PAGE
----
The Gordon Parks photographs that inspired Kendrick Lamar’s music video for ELEMENT are currently on display in New York.

Documenting the lives of black Americans, Parks photo essays explore issues related to poverty and social injustice. He was the first ever African American to produce and direct major motion pictures and developed films relating the experience of slaves and the struggles black Americans faced. “Gordon Parks’ work is continuing to have a great impact on young people – and particularly on artists like Kendrick who, use the power of imagery to examine issues related to social justice and race in our country,” said Peter W. Kunhardt, Jr., Executive Director of The Gordon Parks Foundation.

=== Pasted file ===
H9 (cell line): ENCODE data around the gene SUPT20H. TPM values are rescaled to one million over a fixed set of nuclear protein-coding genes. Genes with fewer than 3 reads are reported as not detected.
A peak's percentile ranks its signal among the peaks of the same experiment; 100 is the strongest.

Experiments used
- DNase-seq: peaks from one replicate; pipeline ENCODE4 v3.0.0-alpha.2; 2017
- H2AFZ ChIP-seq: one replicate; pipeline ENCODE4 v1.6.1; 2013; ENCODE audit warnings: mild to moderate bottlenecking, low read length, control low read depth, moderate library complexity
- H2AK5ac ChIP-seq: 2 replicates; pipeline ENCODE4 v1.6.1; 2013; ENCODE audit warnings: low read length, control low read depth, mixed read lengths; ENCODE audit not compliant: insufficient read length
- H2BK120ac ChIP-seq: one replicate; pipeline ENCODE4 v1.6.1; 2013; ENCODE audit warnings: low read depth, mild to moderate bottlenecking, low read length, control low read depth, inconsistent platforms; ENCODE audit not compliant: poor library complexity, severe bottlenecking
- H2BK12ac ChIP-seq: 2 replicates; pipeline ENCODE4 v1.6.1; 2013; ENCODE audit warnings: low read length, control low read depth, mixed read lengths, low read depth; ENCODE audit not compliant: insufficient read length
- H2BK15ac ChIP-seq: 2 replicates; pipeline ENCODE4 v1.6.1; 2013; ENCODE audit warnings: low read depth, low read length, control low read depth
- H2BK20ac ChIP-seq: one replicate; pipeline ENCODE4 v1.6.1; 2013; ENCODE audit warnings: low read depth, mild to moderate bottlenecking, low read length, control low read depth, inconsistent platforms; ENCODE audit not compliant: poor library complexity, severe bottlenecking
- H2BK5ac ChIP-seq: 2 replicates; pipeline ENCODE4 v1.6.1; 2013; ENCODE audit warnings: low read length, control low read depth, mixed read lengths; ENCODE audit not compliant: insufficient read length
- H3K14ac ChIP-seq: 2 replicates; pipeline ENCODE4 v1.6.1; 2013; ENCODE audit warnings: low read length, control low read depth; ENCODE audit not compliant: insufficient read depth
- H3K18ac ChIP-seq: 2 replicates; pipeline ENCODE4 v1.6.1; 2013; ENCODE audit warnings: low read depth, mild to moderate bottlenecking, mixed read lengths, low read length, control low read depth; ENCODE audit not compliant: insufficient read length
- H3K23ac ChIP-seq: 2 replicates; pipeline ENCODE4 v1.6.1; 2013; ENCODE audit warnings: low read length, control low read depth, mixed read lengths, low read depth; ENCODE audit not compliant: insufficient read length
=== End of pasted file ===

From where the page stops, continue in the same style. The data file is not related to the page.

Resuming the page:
Screenshot of Kendrick’s video for Element

Kendrick is known for using powerful political imagery within his work, his video for his track ELEMENT is no exception. Parks’ 1963 photo Boy With JunebugUntitledEthel Sharrieff, as well as photos, form his 1948 “Harlem Gang Leader” series are all referenced. “Kendrick has helped to call attention to one of the most important artists of our time,” adds Peter.

Long-time friend and supporter of The Gordon Parks Foundation, Kasseem Dean noted, “I’m so inspired that my friend Kendrick Lamar chose the iconic imagery of the legendary Gordon Parks in his video for ELEMENT. It’s a prime example of how contemporary change makers – artists, musicians, filmmakers, designers – can borrow from the greats of the past who were also working towards social change.”

 ELEMENT is on until February 10 at the Gordon Parks Foundation, New York